Clicking using the touchpad seems normal to me.  It isn’t quite a fluid as the touchpad on the MacBook Air but it’s fine if you ask me.  I noticed some other reviewers mentioned they would prefer some sort of line to demark where left and right mouse clicks can be performed.  I didn’t feel that was necessary.  I’m mostly using two finger taps for right mouse clicks anyway.

The ELAN driver allows you to set properties for a variety of behaviors in the Control Panel | Mouse area.  There’s an ELAN property page that allows you to get to the settings you see pictured at right.

Oddly, two finger scroll wasn’t set for me by default.  This is something that will be new to a lot of Windows users but very familiar to Mac users.  I highly recommend getting used to this feature right away.  I felt scrolling with two fingers in a web browser was every bit as fluid as using the MBA.  That’s a big accomplishment for ELAN and the PC makers.  This has been a sore point for quite some time and finally I feel someone is quite close to the Apple hardware and software implementation.

As for the all important WAF, the Mrs. didn’t like the touchpad because there was no left and right mouse button present.  She never uses a mouse even though she carries one in her laptop brief.  She has been using the Lenovo ThinkPad T400 for several years now and the touchpad on that machine is very good.  ThinkPads typically have four buttons, too.  Two up close to the red TrackPoint, and two below the TrackPad.  She uses them a lot so using the SS9 was very awkward for her.  She’ll get the hang of it but it definitely put her off.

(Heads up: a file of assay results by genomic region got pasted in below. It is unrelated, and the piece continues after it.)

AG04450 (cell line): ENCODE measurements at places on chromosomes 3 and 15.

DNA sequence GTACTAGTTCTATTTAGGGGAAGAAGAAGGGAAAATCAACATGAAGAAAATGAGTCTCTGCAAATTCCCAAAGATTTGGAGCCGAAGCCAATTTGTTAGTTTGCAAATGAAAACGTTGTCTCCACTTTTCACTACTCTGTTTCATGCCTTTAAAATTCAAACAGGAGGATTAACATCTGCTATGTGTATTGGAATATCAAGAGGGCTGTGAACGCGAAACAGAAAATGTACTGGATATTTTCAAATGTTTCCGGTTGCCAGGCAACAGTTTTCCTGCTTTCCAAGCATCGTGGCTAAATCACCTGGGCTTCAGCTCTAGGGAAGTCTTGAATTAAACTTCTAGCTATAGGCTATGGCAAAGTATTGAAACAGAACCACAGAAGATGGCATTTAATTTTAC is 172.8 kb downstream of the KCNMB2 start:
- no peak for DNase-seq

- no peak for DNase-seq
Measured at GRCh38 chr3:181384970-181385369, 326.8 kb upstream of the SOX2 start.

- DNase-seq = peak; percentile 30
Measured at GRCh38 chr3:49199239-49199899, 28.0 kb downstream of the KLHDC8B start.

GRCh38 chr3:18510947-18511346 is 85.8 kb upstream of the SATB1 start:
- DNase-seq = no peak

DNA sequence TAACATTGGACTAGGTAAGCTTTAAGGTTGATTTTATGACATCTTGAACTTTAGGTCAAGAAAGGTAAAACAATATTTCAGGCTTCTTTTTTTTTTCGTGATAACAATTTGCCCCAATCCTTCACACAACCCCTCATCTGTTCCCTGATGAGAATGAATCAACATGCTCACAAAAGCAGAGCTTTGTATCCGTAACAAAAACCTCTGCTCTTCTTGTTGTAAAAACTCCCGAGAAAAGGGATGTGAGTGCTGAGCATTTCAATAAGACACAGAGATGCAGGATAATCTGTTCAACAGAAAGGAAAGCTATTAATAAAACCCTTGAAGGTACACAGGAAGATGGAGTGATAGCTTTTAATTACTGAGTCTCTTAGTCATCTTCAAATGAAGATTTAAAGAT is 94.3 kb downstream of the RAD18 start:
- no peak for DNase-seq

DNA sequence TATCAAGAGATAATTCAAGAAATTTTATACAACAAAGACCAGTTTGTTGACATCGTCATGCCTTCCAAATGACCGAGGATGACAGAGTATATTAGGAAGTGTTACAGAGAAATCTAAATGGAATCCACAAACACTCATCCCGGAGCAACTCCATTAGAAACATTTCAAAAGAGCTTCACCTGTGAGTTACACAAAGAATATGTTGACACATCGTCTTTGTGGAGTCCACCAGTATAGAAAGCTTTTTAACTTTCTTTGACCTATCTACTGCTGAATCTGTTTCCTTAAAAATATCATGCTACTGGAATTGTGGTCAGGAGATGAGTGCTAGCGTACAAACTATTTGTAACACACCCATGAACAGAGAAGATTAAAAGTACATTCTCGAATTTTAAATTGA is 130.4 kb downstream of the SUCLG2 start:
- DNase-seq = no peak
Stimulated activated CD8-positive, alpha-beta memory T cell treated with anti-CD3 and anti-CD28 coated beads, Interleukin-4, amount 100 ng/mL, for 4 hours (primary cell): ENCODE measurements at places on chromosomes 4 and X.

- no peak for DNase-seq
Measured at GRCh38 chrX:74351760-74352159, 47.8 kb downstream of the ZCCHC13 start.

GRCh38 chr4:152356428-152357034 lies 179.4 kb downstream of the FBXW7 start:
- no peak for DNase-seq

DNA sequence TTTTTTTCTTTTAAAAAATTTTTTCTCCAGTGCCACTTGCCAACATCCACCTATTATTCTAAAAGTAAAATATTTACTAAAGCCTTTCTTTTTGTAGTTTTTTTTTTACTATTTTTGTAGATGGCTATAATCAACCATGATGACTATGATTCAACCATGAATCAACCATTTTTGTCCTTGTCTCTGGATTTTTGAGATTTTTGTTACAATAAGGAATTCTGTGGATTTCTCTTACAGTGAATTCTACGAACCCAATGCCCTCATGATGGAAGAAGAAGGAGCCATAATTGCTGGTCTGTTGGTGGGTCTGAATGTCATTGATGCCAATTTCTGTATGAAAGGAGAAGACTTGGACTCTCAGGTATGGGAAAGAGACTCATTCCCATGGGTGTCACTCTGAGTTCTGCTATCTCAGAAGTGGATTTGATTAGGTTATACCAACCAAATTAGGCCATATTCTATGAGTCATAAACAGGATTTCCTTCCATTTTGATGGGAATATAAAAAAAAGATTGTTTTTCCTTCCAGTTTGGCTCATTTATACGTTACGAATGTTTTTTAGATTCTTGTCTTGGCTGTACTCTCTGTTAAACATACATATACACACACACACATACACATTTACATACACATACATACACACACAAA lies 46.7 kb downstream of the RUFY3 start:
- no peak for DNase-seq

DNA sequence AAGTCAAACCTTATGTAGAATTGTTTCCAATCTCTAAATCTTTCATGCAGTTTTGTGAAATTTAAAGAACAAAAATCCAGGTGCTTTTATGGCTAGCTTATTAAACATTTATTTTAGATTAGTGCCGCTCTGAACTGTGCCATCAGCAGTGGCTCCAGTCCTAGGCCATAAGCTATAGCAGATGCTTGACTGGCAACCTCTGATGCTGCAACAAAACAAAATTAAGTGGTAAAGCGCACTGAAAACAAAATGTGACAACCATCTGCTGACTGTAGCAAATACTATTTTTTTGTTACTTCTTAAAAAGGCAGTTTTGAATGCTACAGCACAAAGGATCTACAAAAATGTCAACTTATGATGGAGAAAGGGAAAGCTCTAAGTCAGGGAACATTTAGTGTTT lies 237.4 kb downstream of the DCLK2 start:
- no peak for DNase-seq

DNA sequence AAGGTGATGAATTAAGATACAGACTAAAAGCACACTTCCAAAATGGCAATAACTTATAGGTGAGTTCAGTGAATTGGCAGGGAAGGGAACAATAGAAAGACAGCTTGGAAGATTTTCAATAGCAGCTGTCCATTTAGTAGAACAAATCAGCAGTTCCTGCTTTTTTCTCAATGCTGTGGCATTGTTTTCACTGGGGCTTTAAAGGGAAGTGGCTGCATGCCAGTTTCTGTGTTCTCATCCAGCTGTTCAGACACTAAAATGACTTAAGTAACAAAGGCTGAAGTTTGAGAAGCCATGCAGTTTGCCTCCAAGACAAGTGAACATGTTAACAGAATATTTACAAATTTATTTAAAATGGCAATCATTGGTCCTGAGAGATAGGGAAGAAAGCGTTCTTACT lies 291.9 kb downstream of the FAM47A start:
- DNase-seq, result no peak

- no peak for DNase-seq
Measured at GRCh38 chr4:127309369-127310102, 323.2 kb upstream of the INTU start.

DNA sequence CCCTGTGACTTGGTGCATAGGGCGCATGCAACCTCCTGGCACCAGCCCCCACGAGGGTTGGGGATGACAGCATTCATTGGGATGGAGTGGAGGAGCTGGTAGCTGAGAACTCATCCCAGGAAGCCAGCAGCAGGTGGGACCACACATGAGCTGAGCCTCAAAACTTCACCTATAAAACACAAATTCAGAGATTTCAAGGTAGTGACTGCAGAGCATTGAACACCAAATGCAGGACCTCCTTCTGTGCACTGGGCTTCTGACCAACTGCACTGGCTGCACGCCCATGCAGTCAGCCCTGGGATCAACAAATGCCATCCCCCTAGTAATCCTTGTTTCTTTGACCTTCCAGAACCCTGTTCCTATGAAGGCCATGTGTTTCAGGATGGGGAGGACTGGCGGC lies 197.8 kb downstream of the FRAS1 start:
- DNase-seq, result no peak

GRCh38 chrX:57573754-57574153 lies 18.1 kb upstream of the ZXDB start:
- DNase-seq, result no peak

As for me, I am a mouser.  I love using a mouse and I really don’t care if it’s left or right handed.  I am mousedextrous.  So when I am at my desk, there’s going to be a mouse plugged into the USB port via a nano transceiver.  When I am in one of the den chairs or on the couch, it really depends on my mood.  The SS9 touchpad may have me using the mouse less.

Heat and Noise

This thing is silent.  I mean really, you can barely hear the darn thing even when the fans are blowing seemingly hard. Sorry I can’t be more definitive about the fan RPM at the moment.  HWiNFO64 isn’t reading the dual fans and displaying them so I don’t have a good idea of their normal thresholds.